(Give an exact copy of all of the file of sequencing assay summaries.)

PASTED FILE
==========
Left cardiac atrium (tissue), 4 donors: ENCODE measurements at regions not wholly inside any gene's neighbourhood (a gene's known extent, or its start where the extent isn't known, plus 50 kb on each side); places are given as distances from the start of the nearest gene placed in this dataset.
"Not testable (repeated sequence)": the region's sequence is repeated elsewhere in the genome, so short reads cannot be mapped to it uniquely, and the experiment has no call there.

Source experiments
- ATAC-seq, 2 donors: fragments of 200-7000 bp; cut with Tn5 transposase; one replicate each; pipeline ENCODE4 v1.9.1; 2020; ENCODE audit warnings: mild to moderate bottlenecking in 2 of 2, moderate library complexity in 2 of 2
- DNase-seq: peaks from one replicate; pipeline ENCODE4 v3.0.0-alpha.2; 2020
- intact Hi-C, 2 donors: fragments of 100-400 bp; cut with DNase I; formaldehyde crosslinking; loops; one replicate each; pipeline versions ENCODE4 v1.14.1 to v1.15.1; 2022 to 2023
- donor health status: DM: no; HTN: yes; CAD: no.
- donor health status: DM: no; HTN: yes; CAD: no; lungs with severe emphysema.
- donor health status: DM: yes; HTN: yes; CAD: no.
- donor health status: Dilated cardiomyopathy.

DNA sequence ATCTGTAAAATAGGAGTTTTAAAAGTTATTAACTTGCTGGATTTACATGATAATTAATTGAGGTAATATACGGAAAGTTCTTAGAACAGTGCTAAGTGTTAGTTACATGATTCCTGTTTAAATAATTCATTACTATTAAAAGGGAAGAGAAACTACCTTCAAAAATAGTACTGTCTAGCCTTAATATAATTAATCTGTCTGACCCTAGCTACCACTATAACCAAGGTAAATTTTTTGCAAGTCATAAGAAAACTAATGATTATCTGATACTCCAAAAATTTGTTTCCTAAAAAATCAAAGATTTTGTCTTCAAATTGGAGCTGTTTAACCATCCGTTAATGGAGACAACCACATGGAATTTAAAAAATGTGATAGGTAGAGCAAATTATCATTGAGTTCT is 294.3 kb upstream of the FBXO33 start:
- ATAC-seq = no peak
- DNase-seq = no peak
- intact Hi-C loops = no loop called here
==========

Left cardiac atrium (tissue), 4 donors: ENCODE measurements at regions not wholly inside any gene's neighbourhood (a gene's known extent, or its start where the extent isn't known, plus 50 kb on each side); places are given as distances from the start of the nearest gene placed in this dataset.
"Not testable (repeated sequence)": the region's sequence is repeated elsewhere in the genome, so short reads cannot be mapped to it uniquely, and the experiment has no call there.

Source experiments
- ATAC-seq, 2 donors: fragments of 200-7000 bp; cut with Tn5 transposase; one replicate each; pipeline ENCODE4 v1.9.1; 2020; ENCODE audit warnings: mild to moderate bottlenecking in 2 of 2, moderate library complexity in 2 of 2
- DNase-seq: peaks from one replicate; pipeline ENCODE4 v3.0.0-alpha.2; 2020
- intact Hi-C, 2 donors: fragments of 100-400 bp; cut with DNase I; formaldehyde crosslinking; loops; one replicate each; pipeline versions ENCODE4 v1.14.1 to v1.15.1; 2022 to 2023
- donor health status: DM: no; HTN: yes; CAD: no.
- donor health status: DM: no; HTN: yes; CAD: no; lungs with severe emphysema.
- donor health status: DM: yes; HTN: yes; CAD: no.
- donor health status: Dilated cardiomyopathy.

DNA sequence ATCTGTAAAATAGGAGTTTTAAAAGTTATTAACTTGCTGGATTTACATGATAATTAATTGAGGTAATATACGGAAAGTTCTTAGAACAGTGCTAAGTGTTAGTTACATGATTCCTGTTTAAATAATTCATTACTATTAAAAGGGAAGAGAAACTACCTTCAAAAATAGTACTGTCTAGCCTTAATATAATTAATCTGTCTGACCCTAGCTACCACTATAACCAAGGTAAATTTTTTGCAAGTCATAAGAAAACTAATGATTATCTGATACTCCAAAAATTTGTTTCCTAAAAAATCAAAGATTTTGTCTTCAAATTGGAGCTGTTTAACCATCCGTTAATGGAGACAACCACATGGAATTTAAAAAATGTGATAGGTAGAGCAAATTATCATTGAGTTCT is 294.3 kb upstream of the FBXO33 start:
- ATAC-seq = no peak
- DNase-seq = no peak
- intact Hi-C loops = no loop called here